There is so much fake stuff on the Internet in any given week that we’ve grown tired of debunking it all. Fake Twitter fights. Fake pumpkin-spice products. Amazing viral video? Nope — a Jimmy Kimmel stunt! So, rather than take down each and every undeservedly viral story that crosses our monitors each week, we’re rounding them all up in a quick, once-a-week Friday debunk of fake photos, misleading headlines and bad studies that you probably shouldn’t share over the weekend. Ready? Here’s what was fake on the Internet this week:
1. Donald Trump does not want to build a fence around New Mexico (… or, at least, he’s never said he does). A little-seen, month-old story on the hoax-news site National Report surged to sudden virality this week after Trump announced his official immigration plan. Said plan includes a number of truly extraordinary measures — including new fees on legal immigration, an end to birthright citizenship, and the construction of an immigrant-funded wall — but it does not include any mention of fencing out “the rapists and murderers and drug dealers … you have there in Santa Fe.”
For future reference, oh 90,000 gullible souls who shared this particular item, the stuff on National Report is ALWAYS fake. We’ll give them this much, though: As reality inches ever closer to satire, their take on the genre is definitely getting funnier.
2. The woman who killed Selena wasn’t killed in jail. Vengeful fans of the singer Selena — slain by an ex-employee, Yolanda Saldivar, in 1995 — were disappointed to learn that, counter to an online report, Saldivar is actually still alive. United Media Publishing, one of the newer click farms to grace the hoax-news scene, published a story Monday claiming that Saldivar was found dead in her cell. Since then, the story’s been shared nearly 150,000 times … even though the Texas Department of Criminal Justice has unequivocally confirmed that the 54-year-old is doing just fine.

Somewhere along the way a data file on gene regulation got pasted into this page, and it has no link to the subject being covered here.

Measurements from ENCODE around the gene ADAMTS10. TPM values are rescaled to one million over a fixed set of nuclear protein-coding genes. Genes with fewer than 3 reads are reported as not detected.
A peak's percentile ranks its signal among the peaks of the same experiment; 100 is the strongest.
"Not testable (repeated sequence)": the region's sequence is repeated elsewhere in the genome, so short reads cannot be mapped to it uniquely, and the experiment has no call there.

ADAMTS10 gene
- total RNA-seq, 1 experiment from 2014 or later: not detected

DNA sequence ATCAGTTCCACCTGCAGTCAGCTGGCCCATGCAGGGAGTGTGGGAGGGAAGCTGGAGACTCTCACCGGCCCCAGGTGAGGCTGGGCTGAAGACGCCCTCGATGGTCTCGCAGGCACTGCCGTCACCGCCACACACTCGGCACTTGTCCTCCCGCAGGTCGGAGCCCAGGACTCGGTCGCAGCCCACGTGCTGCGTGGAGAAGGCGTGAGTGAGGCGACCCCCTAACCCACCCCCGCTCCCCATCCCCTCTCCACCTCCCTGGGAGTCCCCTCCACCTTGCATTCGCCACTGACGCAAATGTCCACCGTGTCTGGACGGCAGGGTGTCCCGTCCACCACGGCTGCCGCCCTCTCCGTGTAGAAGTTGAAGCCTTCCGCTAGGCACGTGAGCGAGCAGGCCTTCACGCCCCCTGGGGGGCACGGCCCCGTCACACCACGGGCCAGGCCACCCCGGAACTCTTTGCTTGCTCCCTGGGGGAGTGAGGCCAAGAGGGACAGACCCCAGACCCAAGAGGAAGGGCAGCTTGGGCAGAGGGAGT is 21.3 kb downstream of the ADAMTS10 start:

Someone tell me if it's true that Yolanda Saldivar is dead. I need to know whether or not to go celebrate tonight and must plan accordingly.— BLACK LIVES MATTER (@amnezeeac) August 17, 2015
This, is, incidentally, the second time a Saldivar hoax has gone viral in the past year; in December, our friends at National Report claimed, in a story shared well over 700,000 times, that she could be released early because of a health condition. Hoax sites tend to recycle ideas that work, so — assume you’ll see this one again.
3. An obese woman did not starve her children half to death so that she could eat more. This dramatic story of abuse and neglect made the Facebook rounds this week: Reportedly, police in Baton Rouge entered a home after seeing two malnourished kids scrounging for food in the yard, discovering five more starving kids, a combative mom and a ton of locked-up food. Alas, everyone seems to have shared this shocking bit of reportage without checking the source: It’s from Now8News, a prolific hoax site, and it’s not even original. NewsWatch33 was peddling this one, minus one kid, only a month ago.
4. That map you saw on Facebook doesn’t actually show what America looked like pre-colonization. On Aug. 14, a New York woman named Aisha Noelle posted an intriguing map to Facebook: It showed the U.S. divided up into a series of territories named for Native American tribes, and described what she called “America before colonization.” Noelle also wrote that she had “never seen this map in my entire 25 years of formal education,” an omission she attributes to school curriculum that downplay or denigrate Native Americans.